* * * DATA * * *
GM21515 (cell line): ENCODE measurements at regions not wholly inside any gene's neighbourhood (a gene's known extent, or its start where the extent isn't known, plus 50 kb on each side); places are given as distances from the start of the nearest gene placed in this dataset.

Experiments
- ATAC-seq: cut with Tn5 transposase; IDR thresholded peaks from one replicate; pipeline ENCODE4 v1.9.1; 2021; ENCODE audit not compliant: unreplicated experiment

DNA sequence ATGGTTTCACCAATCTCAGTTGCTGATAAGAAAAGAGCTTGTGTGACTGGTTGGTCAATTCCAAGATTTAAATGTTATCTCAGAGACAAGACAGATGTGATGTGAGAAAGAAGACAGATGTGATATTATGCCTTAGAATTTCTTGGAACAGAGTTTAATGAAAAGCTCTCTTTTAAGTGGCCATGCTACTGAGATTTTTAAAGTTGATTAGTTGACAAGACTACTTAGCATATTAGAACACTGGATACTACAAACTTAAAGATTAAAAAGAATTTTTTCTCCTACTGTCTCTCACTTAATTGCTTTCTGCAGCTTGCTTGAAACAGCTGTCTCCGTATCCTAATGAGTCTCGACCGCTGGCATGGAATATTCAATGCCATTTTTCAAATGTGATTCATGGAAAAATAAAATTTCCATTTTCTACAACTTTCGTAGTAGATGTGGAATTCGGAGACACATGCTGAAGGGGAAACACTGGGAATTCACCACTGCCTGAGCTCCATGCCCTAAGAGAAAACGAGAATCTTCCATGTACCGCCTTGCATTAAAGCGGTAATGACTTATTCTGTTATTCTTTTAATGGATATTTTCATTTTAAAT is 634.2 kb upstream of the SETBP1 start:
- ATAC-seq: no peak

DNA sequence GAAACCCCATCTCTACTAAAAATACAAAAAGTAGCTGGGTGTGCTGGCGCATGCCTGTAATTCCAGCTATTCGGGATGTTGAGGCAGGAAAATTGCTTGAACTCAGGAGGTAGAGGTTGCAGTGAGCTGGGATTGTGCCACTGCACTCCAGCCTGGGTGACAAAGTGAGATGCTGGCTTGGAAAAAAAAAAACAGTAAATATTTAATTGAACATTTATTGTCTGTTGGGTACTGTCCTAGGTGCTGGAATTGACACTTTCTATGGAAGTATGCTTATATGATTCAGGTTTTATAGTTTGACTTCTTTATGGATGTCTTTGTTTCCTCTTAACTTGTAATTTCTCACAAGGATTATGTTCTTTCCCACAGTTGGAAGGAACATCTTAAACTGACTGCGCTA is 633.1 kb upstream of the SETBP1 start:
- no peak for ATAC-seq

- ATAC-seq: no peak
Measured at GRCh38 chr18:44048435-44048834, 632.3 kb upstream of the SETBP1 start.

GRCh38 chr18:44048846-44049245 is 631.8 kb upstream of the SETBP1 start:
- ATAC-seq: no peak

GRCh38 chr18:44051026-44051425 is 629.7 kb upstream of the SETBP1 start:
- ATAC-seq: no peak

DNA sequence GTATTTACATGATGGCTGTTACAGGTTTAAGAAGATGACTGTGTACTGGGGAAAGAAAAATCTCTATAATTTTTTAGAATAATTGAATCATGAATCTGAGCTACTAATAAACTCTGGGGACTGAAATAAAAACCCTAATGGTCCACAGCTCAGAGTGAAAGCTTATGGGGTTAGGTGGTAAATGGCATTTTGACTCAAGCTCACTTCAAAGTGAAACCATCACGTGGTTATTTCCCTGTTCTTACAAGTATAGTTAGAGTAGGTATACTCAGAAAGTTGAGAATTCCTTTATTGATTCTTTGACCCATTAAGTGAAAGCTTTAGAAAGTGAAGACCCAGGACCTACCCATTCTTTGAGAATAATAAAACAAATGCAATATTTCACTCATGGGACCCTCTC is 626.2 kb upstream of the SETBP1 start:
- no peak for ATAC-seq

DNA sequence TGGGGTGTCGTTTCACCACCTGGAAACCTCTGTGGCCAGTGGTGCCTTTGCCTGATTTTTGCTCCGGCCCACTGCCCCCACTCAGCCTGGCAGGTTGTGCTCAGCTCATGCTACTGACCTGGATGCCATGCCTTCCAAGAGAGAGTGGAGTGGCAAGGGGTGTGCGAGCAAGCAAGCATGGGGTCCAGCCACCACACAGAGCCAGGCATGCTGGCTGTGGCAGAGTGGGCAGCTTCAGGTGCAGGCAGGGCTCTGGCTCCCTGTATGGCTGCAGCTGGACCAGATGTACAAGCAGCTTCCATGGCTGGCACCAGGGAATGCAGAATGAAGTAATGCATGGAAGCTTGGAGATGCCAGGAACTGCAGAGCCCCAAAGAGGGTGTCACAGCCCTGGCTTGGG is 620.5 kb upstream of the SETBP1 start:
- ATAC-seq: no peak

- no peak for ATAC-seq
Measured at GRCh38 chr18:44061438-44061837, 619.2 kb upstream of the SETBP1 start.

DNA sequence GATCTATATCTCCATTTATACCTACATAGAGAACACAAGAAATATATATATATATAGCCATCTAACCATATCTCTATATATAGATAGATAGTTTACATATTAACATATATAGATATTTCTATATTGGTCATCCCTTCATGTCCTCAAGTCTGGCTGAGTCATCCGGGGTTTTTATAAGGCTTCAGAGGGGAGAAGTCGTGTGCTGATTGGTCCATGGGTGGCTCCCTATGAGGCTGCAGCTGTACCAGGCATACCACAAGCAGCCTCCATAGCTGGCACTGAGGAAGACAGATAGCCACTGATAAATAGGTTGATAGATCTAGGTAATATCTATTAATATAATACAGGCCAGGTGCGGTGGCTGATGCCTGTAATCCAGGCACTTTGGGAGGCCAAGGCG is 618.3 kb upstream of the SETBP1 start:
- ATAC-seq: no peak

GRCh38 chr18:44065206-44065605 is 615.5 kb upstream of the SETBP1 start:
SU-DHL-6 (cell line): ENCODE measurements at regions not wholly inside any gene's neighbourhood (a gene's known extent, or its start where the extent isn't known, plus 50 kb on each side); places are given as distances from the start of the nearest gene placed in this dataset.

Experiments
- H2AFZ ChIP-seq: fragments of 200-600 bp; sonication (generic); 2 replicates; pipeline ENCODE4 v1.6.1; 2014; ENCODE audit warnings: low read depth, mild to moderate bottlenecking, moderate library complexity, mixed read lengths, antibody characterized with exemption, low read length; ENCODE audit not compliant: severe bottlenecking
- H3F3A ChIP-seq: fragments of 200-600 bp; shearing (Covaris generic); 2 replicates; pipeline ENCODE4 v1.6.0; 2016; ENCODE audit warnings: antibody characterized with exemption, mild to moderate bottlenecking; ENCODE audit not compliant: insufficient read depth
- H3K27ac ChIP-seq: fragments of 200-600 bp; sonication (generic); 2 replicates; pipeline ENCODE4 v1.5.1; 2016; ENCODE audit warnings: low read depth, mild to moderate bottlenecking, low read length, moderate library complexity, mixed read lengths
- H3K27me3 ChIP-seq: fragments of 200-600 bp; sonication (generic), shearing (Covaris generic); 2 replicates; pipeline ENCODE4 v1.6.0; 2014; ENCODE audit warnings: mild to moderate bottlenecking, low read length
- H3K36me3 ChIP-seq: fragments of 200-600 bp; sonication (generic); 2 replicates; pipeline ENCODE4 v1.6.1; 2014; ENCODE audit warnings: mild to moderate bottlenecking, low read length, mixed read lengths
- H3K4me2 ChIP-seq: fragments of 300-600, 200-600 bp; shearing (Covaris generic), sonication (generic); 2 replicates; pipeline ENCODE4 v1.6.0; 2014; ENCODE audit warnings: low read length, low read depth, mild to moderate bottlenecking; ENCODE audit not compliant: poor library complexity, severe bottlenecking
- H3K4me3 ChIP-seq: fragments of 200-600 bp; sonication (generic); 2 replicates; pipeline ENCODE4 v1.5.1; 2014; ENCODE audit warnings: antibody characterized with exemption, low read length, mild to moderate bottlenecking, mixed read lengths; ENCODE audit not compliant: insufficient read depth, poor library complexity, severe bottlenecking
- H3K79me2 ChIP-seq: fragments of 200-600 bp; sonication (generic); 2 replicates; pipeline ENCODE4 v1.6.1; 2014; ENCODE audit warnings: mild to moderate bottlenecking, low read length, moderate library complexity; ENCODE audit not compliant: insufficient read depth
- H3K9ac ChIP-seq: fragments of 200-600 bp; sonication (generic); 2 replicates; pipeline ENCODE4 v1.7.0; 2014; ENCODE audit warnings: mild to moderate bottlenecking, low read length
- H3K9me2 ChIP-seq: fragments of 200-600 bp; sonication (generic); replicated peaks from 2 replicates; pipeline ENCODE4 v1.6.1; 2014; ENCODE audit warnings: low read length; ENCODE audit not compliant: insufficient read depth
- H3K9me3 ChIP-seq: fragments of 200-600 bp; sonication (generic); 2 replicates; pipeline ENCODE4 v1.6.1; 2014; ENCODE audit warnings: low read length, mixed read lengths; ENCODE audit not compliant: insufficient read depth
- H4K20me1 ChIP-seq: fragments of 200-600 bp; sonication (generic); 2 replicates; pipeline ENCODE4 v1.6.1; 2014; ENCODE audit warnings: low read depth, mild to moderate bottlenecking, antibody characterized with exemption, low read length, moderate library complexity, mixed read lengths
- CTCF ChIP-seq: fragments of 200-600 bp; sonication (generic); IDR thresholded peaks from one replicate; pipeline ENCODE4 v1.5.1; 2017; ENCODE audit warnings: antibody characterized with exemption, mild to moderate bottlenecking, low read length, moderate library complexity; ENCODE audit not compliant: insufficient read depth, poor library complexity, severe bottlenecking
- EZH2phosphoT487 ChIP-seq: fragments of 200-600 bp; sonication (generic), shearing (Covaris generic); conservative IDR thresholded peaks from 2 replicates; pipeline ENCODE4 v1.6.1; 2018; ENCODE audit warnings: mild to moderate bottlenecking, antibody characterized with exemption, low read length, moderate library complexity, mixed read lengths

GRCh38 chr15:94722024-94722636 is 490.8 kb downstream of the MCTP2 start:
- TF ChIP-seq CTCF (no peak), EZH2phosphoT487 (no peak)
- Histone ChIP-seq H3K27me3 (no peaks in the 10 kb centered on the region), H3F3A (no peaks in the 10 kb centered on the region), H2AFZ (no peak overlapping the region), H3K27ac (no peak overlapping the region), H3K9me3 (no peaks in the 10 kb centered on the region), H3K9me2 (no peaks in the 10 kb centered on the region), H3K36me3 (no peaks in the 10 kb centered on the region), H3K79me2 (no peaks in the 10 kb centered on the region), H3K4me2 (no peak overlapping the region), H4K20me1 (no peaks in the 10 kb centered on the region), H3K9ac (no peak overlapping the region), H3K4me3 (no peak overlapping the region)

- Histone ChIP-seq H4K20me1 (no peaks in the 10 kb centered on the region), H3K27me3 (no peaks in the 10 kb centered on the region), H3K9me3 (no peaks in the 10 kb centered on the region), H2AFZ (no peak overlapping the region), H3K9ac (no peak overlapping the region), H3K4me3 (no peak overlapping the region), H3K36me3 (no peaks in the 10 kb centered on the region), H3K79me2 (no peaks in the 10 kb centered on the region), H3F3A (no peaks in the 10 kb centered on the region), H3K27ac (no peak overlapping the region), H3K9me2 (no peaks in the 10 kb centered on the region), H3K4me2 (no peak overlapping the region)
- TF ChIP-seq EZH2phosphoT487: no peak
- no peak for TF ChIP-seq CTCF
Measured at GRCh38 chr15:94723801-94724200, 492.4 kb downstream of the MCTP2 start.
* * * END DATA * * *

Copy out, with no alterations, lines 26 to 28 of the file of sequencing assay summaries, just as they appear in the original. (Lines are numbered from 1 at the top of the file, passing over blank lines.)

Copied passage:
- H3F3A ChIP-seq: fragments of 200-600 bp; shearing (Covaris generic); 2 replicates; pipeline ENCODE4 v1.6.0; 2016; ENCODE audit warnings: antibody characterized with exemption, mild to moderate bottlenecking; ENCODE audit not compliant: insufficient read depth
- H3K27ac ChIP-seq: fragments of 200-600 bp; sonication (generic); 2 replicates; pipeline ENCODE4 v1.5.1; 2016; ENCODE audit warnings: low read depth, mild to moderate bottlenecking, low read length, moderate library complexity, mixed read lengths
- H3K27me3 ChIP-seq: fragments of 200-600 bp; sonication (generic), shearing (Covaris generic); 2 replicates; pipeline ENCODE4 v1.6.0; 2014; ENCODE audit warnings: mild to moderate bottlenecking, low read length